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Nutrient Management


  • Of the several inputs essential for crop production, fertilizer/nutrient management is of paramount importance.
  • Widespread deficiency of N.P.K. and micro-nutrients like zinc show the need to apply for getting optimum yield of maize.
  • The maize plant is a heavy feeder, requiring an intelligent fertilizer programme. It requires a lot of nitrogen, phosphorus, potassium and zinc.
  • It responds very well to heavy nitrogen fertilisation, at a concentration that would normally cause lodging of other cereal crops.
  • The nutrients are to be replenished through balanced fertilizer application and integrated use of nutrients. These principles are not new to crop production but assumes significant importance in view of steep hike in fertilizer prices and abolition of subsidies.
  • Hence there is need to get acquainted with N.P.K. and Zn nutrition and their management as they are not replenished in sufficient quantities to produce optimum corn yields.

Organic Manures

  • A Judicious application of organic manure such as well rotten compost or FYM at the rate of 10-12 t/ha about 25 days before sowing the crop has been found to be most ideal for an increased crop yields.


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  • Maize plants throughout the cropping season take up nitrogen.
  • There is gradual increase in the requirement of nitrogen by the growing maize crop, the highest nitrogen requirement being exhibited at the flowering stage. Subsequently, the demand for nitrogen starts declining.
  • Therefore, it is utmost important that adequate nitrogen supply should be ensured from germination to the flowering stage.

Deficiency Symptoms

  • In young plants, N deficiency causes the whole plant to be pale, yellowish green and have spindly stalks.
  • Yellowing on the tips of the leaves appear later. Yellowing begins on the older lower leaves and progress up the plant.

V-shaped yellowing


  • The N recommendation for major maize growing areas of Karnataka are as follows
  • Kharif Maize : Irrigated – 150 Kg ha-1
  • Rainfed – 90 to 100 Kg ha-1
  • Rabi Maize : Irrigated – 150 Kg ha-1

Time of Application

  • To achieve adequate nitrogen supply, nitrogen is usually applied in three equal splits at sowing, knee high stage and tasseling stages.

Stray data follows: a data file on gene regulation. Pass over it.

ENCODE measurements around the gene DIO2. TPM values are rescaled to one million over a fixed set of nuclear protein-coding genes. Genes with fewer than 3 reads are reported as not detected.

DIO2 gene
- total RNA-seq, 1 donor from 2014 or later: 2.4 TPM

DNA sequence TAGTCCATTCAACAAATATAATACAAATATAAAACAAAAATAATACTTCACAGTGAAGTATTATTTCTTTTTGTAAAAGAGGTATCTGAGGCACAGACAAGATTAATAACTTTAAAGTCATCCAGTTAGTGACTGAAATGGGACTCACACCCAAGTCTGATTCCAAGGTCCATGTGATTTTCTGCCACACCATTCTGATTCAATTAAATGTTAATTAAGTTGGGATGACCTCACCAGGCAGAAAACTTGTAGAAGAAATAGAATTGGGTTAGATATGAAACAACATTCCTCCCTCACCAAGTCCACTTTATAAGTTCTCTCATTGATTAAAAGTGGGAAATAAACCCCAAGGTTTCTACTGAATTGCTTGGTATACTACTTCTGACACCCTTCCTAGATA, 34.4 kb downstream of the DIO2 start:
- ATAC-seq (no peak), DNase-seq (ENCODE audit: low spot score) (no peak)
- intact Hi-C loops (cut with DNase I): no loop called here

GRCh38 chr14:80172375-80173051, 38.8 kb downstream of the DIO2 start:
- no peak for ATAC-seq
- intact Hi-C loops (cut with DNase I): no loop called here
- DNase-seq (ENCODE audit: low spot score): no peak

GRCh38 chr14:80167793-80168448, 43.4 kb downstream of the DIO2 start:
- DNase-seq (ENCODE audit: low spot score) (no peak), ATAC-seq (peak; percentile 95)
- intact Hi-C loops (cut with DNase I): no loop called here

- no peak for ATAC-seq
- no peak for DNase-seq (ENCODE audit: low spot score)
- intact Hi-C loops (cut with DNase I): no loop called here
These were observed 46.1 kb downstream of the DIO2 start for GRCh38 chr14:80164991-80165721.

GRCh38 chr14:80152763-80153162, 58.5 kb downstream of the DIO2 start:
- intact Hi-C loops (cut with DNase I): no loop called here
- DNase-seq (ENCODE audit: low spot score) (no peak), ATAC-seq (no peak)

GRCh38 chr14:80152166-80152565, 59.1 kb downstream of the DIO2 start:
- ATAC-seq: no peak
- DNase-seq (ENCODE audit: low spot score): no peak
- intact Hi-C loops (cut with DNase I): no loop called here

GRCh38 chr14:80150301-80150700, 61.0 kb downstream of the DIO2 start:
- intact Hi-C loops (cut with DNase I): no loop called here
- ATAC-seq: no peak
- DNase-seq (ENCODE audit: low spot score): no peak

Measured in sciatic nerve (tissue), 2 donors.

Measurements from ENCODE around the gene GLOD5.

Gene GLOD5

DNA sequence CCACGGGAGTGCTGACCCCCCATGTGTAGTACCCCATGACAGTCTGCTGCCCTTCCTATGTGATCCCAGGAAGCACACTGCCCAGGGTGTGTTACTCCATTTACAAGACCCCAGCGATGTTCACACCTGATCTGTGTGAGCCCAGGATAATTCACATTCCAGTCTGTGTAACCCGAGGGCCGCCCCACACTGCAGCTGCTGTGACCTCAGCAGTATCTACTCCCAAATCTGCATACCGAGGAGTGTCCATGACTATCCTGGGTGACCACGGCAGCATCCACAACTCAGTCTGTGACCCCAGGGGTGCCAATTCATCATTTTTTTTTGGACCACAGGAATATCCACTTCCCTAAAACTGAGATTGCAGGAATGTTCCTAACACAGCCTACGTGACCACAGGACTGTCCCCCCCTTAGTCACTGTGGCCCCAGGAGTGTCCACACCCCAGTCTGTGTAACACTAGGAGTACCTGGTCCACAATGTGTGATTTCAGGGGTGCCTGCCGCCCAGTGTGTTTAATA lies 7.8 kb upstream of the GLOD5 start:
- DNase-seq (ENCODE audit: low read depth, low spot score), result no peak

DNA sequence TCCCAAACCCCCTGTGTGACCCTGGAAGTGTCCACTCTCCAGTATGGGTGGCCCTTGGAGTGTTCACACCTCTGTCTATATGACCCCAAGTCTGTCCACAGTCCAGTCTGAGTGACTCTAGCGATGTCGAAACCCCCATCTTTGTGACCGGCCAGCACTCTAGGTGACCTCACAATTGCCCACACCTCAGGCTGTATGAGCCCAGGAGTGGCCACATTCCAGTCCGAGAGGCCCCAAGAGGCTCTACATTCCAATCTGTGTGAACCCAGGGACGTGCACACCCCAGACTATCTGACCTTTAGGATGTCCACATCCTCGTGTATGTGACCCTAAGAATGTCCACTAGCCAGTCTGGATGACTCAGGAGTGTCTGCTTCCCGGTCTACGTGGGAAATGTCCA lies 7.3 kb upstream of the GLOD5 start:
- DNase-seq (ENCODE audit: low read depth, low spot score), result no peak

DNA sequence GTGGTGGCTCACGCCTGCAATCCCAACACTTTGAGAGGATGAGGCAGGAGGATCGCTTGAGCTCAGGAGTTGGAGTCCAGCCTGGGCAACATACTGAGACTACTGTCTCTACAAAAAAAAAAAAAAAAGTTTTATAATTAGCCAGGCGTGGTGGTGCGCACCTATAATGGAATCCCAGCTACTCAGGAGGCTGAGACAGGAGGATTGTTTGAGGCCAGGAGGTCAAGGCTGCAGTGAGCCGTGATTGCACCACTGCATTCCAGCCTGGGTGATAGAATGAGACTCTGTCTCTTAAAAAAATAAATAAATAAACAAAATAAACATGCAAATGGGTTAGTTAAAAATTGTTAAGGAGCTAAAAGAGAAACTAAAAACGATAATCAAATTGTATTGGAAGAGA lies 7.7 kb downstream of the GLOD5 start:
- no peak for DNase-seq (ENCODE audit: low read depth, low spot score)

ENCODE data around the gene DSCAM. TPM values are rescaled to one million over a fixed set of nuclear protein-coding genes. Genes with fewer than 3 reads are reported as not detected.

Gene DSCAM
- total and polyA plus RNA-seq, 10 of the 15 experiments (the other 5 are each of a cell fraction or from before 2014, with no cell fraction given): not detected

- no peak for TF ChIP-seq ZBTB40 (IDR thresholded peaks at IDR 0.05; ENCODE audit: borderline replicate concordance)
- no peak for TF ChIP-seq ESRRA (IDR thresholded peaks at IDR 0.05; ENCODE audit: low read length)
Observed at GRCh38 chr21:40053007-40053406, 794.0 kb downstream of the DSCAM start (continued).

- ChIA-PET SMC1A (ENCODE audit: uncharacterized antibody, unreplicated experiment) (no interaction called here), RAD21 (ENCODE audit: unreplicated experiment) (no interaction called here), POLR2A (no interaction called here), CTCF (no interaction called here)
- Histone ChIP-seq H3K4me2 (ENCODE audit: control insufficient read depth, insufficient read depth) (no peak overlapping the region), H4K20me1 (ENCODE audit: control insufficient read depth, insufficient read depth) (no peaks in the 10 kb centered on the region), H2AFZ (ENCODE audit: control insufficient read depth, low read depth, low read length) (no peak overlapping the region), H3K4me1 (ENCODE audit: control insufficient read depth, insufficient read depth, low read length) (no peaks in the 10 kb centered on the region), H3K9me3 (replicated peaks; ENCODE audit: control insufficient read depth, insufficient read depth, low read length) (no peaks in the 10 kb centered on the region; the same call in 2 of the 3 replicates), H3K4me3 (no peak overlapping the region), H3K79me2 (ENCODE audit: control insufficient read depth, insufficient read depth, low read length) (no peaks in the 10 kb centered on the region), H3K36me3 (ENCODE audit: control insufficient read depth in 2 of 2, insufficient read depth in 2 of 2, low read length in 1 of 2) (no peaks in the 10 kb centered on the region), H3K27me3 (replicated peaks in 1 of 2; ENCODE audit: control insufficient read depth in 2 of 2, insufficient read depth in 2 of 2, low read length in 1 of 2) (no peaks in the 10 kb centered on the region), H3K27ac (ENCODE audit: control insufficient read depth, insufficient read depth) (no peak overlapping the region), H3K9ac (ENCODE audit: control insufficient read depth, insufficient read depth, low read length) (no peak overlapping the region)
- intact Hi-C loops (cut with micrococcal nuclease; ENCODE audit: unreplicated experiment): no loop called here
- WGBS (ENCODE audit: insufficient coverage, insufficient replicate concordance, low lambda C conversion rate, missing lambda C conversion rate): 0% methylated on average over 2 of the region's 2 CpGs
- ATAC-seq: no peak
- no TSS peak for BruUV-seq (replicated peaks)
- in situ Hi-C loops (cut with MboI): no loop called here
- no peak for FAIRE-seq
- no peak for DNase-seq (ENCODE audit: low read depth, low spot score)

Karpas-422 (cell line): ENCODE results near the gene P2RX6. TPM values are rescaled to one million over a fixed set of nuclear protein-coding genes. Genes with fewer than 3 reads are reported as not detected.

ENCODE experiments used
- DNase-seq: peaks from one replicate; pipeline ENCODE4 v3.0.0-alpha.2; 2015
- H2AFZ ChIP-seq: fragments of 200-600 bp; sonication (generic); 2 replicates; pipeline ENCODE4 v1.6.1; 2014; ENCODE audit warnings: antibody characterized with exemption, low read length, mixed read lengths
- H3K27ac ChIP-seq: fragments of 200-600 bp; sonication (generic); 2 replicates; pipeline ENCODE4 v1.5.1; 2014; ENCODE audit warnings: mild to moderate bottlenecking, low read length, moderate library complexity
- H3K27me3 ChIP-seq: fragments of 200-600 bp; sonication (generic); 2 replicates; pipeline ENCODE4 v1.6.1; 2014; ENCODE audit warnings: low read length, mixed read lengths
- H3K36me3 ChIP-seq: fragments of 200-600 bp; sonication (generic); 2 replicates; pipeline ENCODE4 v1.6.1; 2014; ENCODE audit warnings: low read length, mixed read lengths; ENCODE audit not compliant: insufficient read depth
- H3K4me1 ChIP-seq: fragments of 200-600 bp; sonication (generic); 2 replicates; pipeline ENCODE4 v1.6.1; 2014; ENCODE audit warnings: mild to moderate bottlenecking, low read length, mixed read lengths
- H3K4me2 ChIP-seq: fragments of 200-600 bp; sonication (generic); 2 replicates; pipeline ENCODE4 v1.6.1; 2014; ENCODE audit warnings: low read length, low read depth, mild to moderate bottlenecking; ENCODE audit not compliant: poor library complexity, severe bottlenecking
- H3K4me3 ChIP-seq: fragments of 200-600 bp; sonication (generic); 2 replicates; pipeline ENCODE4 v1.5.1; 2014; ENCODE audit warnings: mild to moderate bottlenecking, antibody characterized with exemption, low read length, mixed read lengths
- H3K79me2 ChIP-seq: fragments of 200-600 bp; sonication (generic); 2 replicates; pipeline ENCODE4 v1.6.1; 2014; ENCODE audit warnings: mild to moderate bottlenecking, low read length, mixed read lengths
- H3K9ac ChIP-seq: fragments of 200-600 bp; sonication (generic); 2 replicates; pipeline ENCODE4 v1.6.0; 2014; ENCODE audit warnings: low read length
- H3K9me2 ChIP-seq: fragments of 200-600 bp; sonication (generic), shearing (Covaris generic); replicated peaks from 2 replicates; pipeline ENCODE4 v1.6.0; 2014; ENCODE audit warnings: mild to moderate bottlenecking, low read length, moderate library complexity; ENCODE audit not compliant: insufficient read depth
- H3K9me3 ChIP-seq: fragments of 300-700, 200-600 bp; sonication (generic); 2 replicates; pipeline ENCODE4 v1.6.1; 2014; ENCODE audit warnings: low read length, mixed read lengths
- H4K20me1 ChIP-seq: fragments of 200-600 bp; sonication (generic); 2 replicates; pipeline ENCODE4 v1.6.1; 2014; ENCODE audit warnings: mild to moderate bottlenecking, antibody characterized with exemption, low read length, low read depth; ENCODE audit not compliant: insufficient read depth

• In non-sandy soils, uniform supply of nitrogen can also be accomplished by two equal application – 50% at sowing and remaining half at knee high stage.


  • It is the next most important plant nutrient after nitrogen which is found deficient in most maize growing areas of Karnataka.
  • It has beneficial effect on root growth and maximum root development is completed until knee high stage. Thus the nutrient should be applied initially at the early stages.

Deficiency Symptoms

  • Phosphorus deficient plants will be dark green with reddish purple tips and leaf margins. Plants are smaller, grow slowly, and remain shorter throughout the growing season.


  • The P2O5 recommendation for major maize growing areas of Karnataka are as follows :
  • Kharif Maize : Irrigated – 75 Kg ha-1
  • Rainfed – 50 Kg ha-1
  • Rabi Maize : 50 to 60 kg ha-1

Time of application

  • Since it plays major role in root development, entire dose of phosphorus should be applied in the early stages.
  • Because of its low solubility in water, it should be applied in moist zone to be transformed quickly for early absorption by plant.
  • It’s application in single dose as a placement below seed (band placement) is highly desirable.


  • ;It is essential for vigorous growth of the plant and for so many other metabolic activities. The young seedling does not need much potassium, but the rate of uptake jumps upto a peak level during three weeks prior to tasseling.


Shorting of internodes
  • Shortening of internodes, yellowing of leaves and firing at the margins of lower leaves.
  • Deficiency symptoms usually appears during the time, the plant is one foot tall to the time of tassel emergence.


  • Potassium is not found deficient in most of the maize growing soils. However, placement of 30-40 kg ha-1 K2O, a little away from the seed is generally bound to be quite adequate.
  • Aa there is negligible amount of leaching and most of uptake is completed early, entire potassium is to be applied as basal dose along with phosphorus at the time of sowing.


  • Higher uptake of other nutrients increases the demand of Zinc. Zinc deficiency symptoms are described as “White bud” in maize.

Deficiency symptoms

  • Appears rather early and plants become severely stunted owing to the restricted growth of inter nodes and leaf lamina.
  • Deficient plants show a broad band of bleached tissues on each side of the leaf midrib, beginning from the base.

Correction measures

  • Basal application of Zinc sulphate at 20-25 kg ha-1 after every three to four maize harvests becomes essential.
  • At later stages of growth deficiency can be corrected by foliar application of 5% ZnSO4 dissolved in water with half the quantity of lime.


  • All the three major nutrients should be applied in proper quantity & proportion and at a right time and place, also right method of application should be followed to obtain optimum grain yields of maize.

Fertilizer Management

  • Maize requires a regulated and assured supply of nutrients particularly nitrogen throughout its growing period right from seedling stage to grain filling stage.
  • The nitrogen utilization pattern is found to be increased from seedling of knee-height and reaches to the peak at tasseling stage when the plants remove nearly 4-5 kg N/ha/day.